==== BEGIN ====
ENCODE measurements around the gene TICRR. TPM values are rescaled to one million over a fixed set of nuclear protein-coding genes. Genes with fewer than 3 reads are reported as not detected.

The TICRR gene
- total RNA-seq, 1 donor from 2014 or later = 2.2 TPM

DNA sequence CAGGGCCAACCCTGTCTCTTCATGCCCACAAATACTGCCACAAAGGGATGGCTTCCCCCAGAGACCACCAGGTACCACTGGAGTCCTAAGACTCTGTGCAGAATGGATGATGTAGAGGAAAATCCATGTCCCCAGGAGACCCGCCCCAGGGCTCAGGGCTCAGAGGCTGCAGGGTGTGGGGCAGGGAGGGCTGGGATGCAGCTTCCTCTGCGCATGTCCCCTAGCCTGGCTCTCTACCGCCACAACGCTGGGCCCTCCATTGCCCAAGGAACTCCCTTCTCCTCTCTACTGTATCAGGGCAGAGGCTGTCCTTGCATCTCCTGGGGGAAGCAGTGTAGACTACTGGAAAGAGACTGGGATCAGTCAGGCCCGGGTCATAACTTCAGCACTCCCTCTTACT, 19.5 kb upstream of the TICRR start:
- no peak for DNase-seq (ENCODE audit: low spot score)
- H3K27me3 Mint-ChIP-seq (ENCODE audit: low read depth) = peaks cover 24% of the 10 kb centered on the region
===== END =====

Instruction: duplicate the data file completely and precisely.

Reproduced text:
ENCODE measurements around the gene TICRR. TPM values are rescaled to one million over a fixed set of nuclear protein-coding genes. Genes with fewer than 3 reads are reported as not detected.

The TICRR gene
- total RNA-seq, 1 donor from 2014 or later = 2.2 TPM

DNA sequence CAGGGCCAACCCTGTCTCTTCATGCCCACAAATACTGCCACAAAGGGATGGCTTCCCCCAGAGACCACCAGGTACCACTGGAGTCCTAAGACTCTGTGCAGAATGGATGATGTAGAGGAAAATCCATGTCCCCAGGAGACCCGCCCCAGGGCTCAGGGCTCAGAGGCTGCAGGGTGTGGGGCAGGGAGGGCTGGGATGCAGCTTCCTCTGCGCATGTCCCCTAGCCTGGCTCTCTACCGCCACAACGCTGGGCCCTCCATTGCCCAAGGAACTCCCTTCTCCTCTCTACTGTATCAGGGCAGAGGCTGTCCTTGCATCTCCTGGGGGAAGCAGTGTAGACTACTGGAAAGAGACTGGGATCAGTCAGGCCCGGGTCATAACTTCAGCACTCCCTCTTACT, 19.5 kb upstream of the TICRR start:
- no peak for DNase-seq (ENCODE audit: low spot score)
- H3K27me3 Mint-ChIP-seq (ENCODE audit: low read depth) = peaks cover 24% of the 10 kb centered on the region